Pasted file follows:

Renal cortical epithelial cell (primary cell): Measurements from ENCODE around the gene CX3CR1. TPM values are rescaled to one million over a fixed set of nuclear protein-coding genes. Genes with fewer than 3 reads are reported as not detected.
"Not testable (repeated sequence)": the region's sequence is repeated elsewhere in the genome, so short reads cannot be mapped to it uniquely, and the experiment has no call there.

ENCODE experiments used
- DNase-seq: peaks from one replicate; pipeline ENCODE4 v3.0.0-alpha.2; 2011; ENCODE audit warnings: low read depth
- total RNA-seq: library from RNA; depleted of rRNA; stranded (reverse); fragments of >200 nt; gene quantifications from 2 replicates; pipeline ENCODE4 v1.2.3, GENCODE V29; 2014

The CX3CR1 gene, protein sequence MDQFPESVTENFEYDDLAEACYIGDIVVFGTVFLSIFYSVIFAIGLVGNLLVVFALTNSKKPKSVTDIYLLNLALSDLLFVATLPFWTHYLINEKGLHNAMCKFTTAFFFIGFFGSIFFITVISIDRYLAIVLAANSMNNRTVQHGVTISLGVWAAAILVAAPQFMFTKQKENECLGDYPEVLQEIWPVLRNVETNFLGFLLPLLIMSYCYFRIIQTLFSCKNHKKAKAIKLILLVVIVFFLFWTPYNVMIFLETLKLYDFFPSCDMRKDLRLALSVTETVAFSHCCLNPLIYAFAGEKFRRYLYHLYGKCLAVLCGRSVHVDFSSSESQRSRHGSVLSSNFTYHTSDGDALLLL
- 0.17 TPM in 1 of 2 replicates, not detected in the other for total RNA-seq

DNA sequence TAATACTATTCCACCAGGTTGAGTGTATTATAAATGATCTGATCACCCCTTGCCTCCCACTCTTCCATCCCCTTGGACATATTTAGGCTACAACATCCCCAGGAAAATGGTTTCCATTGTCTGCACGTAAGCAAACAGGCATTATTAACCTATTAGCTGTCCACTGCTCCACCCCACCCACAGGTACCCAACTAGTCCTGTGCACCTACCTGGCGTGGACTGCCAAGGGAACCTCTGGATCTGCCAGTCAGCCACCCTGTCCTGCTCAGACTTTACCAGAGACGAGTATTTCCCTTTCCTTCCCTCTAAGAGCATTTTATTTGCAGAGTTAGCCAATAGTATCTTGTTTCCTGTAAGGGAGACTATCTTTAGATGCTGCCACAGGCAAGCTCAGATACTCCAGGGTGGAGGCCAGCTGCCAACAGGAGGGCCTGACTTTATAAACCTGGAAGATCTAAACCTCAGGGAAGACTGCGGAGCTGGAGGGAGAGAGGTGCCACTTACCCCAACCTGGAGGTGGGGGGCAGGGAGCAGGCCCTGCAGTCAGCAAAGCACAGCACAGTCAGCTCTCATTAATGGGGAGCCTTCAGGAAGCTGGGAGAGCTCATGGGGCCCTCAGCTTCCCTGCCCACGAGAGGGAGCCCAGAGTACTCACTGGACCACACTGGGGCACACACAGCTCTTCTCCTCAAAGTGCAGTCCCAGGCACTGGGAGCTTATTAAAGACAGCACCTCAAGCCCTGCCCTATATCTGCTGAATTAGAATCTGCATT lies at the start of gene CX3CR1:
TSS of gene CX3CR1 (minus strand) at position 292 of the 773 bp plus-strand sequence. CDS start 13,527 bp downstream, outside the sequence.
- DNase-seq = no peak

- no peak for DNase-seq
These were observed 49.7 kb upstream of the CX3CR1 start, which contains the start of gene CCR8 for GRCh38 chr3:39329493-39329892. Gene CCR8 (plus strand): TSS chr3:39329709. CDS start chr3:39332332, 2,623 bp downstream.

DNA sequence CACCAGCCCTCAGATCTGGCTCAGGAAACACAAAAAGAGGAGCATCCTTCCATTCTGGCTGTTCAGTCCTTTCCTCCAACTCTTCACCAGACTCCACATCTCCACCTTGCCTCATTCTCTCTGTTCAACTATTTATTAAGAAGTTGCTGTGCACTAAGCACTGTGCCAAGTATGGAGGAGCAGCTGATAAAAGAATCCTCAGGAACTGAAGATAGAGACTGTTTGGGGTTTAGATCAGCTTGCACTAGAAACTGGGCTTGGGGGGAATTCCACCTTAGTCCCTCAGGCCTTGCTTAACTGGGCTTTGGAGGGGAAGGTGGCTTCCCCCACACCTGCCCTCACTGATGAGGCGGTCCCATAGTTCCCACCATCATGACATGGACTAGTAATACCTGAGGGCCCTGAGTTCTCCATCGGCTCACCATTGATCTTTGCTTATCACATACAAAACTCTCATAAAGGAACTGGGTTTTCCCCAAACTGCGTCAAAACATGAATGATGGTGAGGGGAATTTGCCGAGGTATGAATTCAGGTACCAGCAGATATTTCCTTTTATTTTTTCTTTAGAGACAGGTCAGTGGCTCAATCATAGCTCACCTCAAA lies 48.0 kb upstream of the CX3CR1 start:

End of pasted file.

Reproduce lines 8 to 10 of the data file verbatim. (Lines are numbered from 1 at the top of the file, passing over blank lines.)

DNA sequence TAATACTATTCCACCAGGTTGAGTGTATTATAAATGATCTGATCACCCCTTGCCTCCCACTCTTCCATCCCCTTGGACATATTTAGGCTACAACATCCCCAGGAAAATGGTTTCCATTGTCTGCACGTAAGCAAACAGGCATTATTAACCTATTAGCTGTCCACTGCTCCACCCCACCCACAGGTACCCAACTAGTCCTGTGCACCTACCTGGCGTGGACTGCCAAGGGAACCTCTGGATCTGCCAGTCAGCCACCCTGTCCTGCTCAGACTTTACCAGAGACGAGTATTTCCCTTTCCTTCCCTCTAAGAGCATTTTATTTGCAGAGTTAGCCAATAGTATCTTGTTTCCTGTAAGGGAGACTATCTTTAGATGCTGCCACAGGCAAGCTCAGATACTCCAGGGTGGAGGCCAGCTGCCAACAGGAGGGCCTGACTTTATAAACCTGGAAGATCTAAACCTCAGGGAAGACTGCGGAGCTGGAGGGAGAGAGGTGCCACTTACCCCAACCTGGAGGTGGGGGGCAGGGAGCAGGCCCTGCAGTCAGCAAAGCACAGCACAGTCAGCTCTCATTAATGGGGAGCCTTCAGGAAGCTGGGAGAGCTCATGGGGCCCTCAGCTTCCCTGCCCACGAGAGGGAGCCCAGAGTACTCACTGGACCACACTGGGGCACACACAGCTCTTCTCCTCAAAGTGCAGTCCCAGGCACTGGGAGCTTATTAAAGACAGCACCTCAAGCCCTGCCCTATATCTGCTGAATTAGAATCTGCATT lies at the start of gene CX3CR1:
TSS of gene CX3CR1 (minus strand) at position 292 of the 773 bp plus-strand sequence. CDS start 13,527 bp downstream, outside the sequence.
- DNase-seq = no peak